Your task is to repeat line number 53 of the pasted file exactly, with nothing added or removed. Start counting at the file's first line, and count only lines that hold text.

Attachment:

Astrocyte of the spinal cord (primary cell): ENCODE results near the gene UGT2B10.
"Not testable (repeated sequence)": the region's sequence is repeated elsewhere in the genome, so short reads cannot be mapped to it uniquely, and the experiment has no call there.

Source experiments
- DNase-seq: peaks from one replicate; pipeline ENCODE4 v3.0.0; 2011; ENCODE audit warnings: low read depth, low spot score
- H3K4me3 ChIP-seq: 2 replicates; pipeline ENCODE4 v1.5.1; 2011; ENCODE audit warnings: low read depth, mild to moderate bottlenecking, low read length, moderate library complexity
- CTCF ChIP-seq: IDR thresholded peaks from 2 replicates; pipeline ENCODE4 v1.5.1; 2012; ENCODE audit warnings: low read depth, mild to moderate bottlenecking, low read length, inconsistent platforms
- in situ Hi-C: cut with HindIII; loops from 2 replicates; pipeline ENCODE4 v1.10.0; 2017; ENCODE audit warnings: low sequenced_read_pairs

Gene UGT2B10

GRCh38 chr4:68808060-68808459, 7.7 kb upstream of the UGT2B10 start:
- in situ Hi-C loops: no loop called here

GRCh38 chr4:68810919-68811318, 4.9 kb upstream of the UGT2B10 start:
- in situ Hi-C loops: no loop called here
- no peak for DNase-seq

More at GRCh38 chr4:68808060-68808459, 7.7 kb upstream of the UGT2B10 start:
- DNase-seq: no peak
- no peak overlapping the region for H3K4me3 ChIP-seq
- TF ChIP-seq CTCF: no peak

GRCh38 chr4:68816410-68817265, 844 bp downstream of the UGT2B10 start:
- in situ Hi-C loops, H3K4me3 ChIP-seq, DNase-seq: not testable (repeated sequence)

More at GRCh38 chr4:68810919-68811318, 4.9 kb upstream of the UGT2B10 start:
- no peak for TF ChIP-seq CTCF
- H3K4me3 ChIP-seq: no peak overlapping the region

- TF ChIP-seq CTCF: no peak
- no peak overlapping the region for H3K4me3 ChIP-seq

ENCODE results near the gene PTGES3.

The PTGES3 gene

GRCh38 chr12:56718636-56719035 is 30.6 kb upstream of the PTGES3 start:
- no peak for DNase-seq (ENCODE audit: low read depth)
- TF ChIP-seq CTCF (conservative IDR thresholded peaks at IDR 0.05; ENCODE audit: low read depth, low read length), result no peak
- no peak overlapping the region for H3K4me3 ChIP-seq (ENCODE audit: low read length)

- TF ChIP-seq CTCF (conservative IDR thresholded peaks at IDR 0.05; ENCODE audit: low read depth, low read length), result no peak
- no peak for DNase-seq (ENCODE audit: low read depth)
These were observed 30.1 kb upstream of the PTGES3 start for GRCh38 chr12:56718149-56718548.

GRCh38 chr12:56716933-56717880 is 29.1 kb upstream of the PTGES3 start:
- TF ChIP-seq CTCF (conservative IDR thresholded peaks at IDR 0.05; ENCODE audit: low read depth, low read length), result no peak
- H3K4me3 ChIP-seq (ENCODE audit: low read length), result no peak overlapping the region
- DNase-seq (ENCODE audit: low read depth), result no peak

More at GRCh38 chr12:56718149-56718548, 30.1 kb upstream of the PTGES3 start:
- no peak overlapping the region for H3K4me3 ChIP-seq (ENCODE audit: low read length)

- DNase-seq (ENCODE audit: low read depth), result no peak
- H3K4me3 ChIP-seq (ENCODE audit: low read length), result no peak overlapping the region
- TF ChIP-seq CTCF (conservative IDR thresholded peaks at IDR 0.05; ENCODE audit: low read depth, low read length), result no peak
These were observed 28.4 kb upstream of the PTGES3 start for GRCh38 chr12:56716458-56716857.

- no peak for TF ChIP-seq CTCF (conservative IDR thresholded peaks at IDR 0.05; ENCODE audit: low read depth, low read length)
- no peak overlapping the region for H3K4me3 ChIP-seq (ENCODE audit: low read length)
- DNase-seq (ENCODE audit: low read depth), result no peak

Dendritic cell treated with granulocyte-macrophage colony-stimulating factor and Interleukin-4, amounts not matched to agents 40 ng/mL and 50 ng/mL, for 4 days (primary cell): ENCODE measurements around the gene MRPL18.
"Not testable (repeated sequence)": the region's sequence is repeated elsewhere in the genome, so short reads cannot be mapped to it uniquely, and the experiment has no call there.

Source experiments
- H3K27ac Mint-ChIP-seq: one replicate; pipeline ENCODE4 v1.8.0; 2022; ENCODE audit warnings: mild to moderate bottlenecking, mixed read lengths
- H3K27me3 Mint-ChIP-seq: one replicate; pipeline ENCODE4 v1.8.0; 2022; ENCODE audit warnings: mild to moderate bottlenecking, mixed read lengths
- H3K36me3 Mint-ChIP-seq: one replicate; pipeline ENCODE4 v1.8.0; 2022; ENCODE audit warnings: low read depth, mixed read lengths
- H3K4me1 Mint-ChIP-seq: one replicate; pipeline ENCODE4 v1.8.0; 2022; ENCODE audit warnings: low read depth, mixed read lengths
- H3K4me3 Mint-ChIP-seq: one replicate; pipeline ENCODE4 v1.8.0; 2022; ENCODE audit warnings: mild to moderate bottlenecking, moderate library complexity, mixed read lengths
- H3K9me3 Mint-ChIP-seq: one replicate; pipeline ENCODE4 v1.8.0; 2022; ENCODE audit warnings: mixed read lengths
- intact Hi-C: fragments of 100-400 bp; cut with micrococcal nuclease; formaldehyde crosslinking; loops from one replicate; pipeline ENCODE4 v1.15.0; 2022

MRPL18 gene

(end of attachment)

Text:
- H3K4me1 Mint-ChIP-seq: one replicate; pipeline ENCODE4 v1.8.0; 2022; ENCODE audit warnings: low read depth, mixed read lengths